Each first electrode surface lies adjacent to a second electrode surface, and each adjacent first and second electrode surfaces have substantially equal angular spacing therebetween. The first electrode surface preferably has a substantially uniform cross sectional area. The second electrode surface preferably has a teardrop-shaped cross sectional area. The unique arrangement of the vessel and opposing pairs of first and second electrode surfaces provides for a substantially uniform AC voltage field around a perimeter of the vessel and an effective DC field for coalescence within a center of the vessel. A field in the range of 2 kV/inch to 8 kV/inch is preferable for coalescing the glycerin. The electrostatic coalescer further comprises a circular-shaped distributor pipe or a distributor housing that serves to absorb momentum of the incoming emulsion stream. An array of ports located about a periphery of the distributor pipe — or an array of ports located on an upper surface of the housing — substantially evenly distributes the stream into an interior of the vessel. As the glycerin-in-biodiesel stream enters the electric field established by the electrode surfaces, glycerin droplets coalesce. Once the droplets reach a size that overcomes gravity, the droplets fall to a glycerin phase located at a lower portion of the vessel. A level control monitors the glycerin phase and controls an outlet valve.

In another preferred embodiment, the electrostatic coalescer comprises one or more horizontally disposed first electrode surfaces located in an upper portion of the vessel. The electrode surface may be a circular shaped bar grate. A portion of the electrode surface is in communication with an inner surface of the vessel, which is at ground potential. Two or more horizontally disposed second electrode surfaces are oriented substantially parallel to the first electrode surface and are located a substantially equal distance above and below the first electrode surface, respectively. A passageway through the first electrode surface allows for a connector to connect the two second electrode surfaces to one another without communicating with the first electrode surface. The second electrode surface may comprise two or more rods of varying length, each rod oriented parallel to the other with each end of the rods lying a substantially equal distance from an opposing inner surface of the vessel. A power supply external to the vessel is in communication with one of the second electrode surfaces.

A better understanding of the invention will be obtained from the following description of the preferred embodiments and the claims, taken in conjunction with the attached drawings.

BRIEF DESCRIPTION OF THE DRAWINGS

Figure 1 is a cross-sectional view of a vertical electrostatic coalescer having a circular conduit for distributing an inlet stream of biodiesel and glycerin and employing an electric field to coalesce the glycerin droplets in the biodiesel. The electric field comprises circumferentially arranged and vertically disposed electrode surfaces.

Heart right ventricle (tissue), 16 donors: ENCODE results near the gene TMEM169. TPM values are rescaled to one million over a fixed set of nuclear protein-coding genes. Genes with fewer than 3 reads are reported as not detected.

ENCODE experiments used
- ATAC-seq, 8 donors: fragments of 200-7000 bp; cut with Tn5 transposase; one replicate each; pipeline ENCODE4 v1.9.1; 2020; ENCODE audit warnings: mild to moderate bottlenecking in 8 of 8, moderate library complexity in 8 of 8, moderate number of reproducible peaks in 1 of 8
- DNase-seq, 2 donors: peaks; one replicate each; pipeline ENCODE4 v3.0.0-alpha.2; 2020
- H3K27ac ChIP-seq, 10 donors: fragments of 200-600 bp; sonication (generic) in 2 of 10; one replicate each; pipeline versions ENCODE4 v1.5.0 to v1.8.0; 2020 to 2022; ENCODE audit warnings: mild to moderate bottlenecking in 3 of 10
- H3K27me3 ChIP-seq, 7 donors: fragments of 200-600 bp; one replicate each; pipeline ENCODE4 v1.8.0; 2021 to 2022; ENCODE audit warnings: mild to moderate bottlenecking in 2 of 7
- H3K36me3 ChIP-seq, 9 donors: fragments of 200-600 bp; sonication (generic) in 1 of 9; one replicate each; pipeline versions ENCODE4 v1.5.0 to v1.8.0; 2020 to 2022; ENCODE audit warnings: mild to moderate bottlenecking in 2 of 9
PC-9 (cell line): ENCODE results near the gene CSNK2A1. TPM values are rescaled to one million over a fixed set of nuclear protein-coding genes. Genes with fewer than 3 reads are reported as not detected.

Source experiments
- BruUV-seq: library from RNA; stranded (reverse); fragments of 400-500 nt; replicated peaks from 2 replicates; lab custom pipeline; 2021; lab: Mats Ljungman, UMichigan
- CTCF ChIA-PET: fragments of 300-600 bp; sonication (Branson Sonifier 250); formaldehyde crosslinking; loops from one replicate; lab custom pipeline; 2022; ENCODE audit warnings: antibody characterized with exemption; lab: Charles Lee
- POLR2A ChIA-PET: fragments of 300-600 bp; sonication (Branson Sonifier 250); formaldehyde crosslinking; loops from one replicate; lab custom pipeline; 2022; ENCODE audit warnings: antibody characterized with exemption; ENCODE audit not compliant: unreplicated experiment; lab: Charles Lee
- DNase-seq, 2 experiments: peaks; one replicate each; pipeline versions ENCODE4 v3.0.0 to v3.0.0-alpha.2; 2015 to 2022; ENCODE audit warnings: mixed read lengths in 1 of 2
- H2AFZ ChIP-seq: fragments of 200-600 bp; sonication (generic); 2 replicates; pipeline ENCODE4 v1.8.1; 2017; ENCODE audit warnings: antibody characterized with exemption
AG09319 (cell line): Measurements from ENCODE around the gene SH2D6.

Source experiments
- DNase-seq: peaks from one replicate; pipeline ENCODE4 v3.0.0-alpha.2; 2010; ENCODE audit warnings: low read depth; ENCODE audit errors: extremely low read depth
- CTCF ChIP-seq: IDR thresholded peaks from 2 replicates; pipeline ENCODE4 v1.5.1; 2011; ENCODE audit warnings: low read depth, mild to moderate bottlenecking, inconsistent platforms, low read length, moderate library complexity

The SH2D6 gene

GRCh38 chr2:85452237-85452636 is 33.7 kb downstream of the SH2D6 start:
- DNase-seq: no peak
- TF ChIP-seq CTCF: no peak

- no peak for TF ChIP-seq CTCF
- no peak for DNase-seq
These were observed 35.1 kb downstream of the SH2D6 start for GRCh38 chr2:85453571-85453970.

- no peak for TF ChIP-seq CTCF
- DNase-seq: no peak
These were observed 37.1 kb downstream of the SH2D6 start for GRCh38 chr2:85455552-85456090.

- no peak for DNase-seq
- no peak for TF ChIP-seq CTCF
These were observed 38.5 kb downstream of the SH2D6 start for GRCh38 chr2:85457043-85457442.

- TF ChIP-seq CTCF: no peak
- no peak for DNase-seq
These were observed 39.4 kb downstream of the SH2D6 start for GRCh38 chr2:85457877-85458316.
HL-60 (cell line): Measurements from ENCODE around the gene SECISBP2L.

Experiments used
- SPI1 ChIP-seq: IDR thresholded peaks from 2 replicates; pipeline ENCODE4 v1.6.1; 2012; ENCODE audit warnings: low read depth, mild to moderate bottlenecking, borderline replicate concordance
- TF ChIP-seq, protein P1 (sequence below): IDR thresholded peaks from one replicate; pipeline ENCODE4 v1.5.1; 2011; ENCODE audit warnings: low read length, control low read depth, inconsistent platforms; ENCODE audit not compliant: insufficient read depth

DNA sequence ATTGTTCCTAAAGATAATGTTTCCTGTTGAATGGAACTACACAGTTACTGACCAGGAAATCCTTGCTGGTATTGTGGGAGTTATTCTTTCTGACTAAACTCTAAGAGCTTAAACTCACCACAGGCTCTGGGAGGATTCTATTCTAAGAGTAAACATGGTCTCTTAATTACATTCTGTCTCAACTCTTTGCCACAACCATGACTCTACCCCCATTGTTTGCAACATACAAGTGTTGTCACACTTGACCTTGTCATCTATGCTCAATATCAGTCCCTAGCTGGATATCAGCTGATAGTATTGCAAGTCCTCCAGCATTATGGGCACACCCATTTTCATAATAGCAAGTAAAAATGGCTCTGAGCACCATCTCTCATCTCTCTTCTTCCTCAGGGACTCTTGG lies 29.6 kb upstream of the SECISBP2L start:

Figure 2 is a view of the electrostatic coalescer taken along section line 2-2 of Figure 1. Electrode surfaces having a charge alternate with and are substantially equally spaced between electrode surfaces at ground potential.

Figure 3 is a view taken along section line 3-3 of Figure 1. A circular conduit having an array of ports serves to absorb momentum of the inlet stream and substantially evenly distribute the stream into an interior of the coalescer.

Figure 4 is a view taken along section line 4-4 of Figure 1. A set of concentric rings provides support and spacing for the circumferentially arranged fin-shaped electrode surfaces

Figure 5 is view of a typical operating environment for the electrostatic coalescer. Figure 6 is a cross-sectional view of another embodiment of the vertical electrostatic coalescer having a distributor housing and employing an electric field. The electric field comprises horizontally disposed electrode surfaces, one surface having the same charge as a power supply, the other surface being at ground potential.

Figure 7 is a view of the electrostatic coalescer taken along section line 7-7 of Figure 6. An open, circular-shaped baffle helps to control turbulence and a flow of biodiesel to an outlet.

Figure 8 is a view taken along section line 8-8 of Figure 6. An electrode surface at charge comprises a plurality of different length rods, the rods being arranged in parallel with each rod end being a substantially equal distance from an opposing inner surface of the coalescer.

Figure 9 is a view taken along section line 9-9 of Figure 6. An electrode surface at ground potential comprises a circular bar grate having circular passageways therethrough.

Figure 10 is a view taken along section line 10-10 of Figure 6.

Figure 11 is a view taken along section line 11-11 of Figure 6. A distributor housing having an array of ports serves to absorb momentum of the inlet stream and substantially evenly distribute the stream into an interior of the coalescer. Figure 12 is a view taken along section line 12-12 of Figure 6. An open, cylindrical- shaped baffle helps to control turbulence and a flow of coalesced glycerin to an outlet.